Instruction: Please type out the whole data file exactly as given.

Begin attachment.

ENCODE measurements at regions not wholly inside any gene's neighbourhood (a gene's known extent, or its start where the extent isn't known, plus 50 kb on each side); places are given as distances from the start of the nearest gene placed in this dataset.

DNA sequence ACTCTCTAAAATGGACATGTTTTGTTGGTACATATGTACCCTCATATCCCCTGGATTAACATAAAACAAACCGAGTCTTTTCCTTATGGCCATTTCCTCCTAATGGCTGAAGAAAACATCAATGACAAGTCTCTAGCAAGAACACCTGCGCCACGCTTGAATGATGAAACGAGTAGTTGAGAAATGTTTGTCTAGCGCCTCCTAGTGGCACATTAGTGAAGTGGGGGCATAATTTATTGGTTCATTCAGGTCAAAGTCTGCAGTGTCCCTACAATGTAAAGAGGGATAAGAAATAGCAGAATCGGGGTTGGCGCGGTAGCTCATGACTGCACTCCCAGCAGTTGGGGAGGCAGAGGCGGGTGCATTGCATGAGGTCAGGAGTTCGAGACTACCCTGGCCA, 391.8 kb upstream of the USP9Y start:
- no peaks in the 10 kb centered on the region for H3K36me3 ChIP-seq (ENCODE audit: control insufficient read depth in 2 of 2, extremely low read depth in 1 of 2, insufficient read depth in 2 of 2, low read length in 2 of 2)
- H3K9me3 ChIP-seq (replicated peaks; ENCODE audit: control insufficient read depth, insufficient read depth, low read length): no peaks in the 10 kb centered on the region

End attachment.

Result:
ENCODE measurements at regions not wholly inside any gene's neighbourhood (a gene's known extent, or its start where the extent isn't known, plus 50 kb on each side); places are given as distances from the start of the nearest gene placed in this dataset.

DNA sequence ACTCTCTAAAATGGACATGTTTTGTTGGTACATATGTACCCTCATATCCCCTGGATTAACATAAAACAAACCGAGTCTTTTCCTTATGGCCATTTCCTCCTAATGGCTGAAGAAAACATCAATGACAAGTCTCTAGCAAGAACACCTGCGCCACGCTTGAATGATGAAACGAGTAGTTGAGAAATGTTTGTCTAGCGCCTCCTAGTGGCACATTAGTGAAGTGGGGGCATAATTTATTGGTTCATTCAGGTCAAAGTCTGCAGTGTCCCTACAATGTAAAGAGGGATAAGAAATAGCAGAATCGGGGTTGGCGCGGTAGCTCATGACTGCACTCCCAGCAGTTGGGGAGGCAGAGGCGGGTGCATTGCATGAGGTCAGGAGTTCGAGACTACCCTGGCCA, 391.8 kb upstream of the USP9Y start:
- no peaks in the 10 kb centered on the region for H3K36me3 ChIP-seq (ENCODE audit: control insufficient read depth in 2 of 2, extremely low read depth in 1 of 2, insufficient read depth in 2 of 2, low read length in 2 of 2)
- H3K9me3 ChIP-seq (replicated peaks; ENCODE audit: control insufficient read depth, insufficient read depth, low read length): no peaks in the 10 kb centered on the region